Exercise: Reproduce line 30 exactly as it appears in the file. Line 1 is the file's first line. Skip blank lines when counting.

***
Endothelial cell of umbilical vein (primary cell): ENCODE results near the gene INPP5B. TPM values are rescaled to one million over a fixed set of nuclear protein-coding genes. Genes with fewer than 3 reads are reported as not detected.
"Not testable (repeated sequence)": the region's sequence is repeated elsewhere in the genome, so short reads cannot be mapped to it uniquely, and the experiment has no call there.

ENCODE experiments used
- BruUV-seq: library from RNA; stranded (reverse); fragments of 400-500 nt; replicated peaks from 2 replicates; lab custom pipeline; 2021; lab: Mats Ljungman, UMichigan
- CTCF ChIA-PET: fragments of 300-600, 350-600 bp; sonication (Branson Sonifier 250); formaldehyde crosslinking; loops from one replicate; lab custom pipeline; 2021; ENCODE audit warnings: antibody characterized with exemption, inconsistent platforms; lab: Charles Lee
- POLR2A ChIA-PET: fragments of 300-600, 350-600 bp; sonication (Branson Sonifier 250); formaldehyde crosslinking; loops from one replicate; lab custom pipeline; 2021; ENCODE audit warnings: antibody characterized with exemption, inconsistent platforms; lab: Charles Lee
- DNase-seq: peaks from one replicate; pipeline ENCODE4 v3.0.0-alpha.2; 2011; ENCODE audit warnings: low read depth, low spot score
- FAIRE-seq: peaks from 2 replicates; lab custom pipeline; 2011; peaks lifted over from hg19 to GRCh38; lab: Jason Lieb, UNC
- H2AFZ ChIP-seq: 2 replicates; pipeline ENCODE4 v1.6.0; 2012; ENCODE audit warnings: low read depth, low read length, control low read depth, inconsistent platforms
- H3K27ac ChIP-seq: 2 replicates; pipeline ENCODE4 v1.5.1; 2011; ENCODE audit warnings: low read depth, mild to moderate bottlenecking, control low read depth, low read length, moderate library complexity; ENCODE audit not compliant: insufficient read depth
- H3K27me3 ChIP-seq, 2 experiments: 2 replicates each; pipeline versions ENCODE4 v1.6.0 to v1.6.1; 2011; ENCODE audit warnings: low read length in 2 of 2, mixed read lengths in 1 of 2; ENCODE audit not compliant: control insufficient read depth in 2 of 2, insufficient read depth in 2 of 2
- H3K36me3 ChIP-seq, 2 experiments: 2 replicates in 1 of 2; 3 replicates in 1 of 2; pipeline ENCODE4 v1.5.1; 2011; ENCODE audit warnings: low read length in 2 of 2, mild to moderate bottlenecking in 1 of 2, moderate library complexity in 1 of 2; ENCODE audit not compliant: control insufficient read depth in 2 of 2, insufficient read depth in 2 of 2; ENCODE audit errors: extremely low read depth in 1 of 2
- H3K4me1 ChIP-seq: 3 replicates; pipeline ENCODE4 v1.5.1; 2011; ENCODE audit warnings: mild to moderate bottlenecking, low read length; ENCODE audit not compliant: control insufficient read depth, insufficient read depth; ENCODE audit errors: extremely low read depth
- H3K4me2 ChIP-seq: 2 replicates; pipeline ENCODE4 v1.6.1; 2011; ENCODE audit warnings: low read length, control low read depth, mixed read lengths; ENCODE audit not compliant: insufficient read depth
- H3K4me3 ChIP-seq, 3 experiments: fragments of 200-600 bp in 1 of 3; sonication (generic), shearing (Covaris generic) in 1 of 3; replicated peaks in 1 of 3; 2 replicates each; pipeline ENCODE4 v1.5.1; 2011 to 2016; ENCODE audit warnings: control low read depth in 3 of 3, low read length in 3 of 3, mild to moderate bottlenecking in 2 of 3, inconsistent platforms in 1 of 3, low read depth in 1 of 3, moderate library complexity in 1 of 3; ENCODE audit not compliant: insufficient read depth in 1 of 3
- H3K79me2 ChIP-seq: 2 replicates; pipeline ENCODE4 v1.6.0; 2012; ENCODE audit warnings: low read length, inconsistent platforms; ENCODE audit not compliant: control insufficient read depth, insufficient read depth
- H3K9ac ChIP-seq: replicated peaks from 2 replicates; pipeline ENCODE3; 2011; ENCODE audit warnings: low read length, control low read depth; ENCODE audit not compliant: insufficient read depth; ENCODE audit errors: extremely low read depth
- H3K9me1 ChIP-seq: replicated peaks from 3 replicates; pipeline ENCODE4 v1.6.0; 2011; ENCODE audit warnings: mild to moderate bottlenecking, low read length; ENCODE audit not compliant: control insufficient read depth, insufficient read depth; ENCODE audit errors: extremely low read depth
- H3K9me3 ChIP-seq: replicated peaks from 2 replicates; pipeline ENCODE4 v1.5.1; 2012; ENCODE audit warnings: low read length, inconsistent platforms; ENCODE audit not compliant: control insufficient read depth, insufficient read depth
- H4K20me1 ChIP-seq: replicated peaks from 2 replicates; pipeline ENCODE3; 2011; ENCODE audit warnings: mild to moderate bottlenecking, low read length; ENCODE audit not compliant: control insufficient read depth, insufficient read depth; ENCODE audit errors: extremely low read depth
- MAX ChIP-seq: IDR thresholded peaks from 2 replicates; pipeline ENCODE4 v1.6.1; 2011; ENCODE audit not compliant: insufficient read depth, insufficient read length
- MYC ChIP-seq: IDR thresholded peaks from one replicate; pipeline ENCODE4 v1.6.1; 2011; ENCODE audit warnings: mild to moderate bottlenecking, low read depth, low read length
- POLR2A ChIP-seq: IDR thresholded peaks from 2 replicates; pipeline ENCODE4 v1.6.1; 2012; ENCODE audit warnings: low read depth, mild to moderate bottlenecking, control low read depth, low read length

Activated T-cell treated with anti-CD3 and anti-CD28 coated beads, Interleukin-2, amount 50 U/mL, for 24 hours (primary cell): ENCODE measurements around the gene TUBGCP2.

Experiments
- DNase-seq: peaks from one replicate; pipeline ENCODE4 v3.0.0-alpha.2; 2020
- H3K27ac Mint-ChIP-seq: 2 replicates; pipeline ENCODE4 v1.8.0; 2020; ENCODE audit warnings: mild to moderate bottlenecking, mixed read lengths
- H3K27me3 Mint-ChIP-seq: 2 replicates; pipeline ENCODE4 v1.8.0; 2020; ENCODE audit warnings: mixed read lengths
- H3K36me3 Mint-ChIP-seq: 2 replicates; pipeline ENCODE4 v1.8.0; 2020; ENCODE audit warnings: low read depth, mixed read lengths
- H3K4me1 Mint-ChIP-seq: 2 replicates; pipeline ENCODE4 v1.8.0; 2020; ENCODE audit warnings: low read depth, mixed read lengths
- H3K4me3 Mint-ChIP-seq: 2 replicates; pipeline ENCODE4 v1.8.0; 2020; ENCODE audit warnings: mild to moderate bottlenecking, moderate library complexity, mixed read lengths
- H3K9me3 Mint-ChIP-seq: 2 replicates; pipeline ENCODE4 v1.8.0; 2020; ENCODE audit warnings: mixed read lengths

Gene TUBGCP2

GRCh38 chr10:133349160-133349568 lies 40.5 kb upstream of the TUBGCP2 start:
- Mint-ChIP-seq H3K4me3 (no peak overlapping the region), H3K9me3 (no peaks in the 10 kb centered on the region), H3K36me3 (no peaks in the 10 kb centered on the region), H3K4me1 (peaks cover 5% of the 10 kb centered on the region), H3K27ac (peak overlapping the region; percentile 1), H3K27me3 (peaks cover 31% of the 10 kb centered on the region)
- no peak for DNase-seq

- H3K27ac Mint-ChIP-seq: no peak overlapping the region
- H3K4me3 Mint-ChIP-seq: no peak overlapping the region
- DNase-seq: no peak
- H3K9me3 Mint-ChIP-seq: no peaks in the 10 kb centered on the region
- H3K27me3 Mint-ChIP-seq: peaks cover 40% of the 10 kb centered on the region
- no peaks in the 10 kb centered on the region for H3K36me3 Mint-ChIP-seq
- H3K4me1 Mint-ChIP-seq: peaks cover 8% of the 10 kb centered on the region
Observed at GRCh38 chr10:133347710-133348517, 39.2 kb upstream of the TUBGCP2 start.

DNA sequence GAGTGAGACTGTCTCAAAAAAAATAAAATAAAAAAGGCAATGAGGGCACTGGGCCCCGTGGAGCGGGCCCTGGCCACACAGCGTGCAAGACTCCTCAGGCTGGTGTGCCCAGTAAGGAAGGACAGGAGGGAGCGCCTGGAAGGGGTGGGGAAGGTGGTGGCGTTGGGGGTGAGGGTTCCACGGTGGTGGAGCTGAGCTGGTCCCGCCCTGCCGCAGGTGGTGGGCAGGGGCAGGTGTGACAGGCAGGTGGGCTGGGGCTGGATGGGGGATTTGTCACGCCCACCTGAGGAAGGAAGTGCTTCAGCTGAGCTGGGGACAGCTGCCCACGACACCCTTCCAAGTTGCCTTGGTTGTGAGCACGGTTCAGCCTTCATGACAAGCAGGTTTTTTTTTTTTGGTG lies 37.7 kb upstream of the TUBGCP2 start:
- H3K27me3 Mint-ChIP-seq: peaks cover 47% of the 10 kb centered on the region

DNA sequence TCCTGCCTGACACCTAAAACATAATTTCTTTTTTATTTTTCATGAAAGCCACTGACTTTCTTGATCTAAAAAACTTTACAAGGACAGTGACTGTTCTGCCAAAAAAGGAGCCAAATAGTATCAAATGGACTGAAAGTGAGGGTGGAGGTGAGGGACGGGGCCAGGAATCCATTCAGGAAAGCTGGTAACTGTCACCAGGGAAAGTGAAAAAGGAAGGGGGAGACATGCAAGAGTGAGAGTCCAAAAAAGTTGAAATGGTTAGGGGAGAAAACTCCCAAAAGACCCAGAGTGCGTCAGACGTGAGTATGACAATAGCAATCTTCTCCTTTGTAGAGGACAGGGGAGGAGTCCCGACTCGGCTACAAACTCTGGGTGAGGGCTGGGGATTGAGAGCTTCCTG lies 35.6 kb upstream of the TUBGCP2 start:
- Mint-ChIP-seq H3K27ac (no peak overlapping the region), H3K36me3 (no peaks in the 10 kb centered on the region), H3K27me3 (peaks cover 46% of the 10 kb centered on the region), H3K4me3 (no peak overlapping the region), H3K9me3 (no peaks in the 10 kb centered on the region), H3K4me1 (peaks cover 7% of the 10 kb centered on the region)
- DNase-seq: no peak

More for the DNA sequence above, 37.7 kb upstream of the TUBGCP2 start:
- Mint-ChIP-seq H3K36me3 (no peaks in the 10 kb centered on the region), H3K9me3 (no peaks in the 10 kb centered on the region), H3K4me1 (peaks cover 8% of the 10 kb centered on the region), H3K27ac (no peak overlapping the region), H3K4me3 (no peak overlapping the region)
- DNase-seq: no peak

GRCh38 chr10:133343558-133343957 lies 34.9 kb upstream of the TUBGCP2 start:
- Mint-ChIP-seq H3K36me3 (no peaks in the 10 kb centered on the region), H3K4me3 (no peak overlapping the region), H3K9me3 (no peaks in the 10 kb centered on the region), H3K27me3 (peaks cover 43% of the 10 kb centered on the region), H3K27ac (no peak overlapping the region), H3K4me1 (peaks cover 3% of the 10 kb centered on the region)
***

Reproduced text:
- H3K4me1 Mint-ChIP-seq: 2 replicates; pipeline ENCODE4 v1.8.0; 2020; ENCODE audit warnings: low read depth, mixed read lengths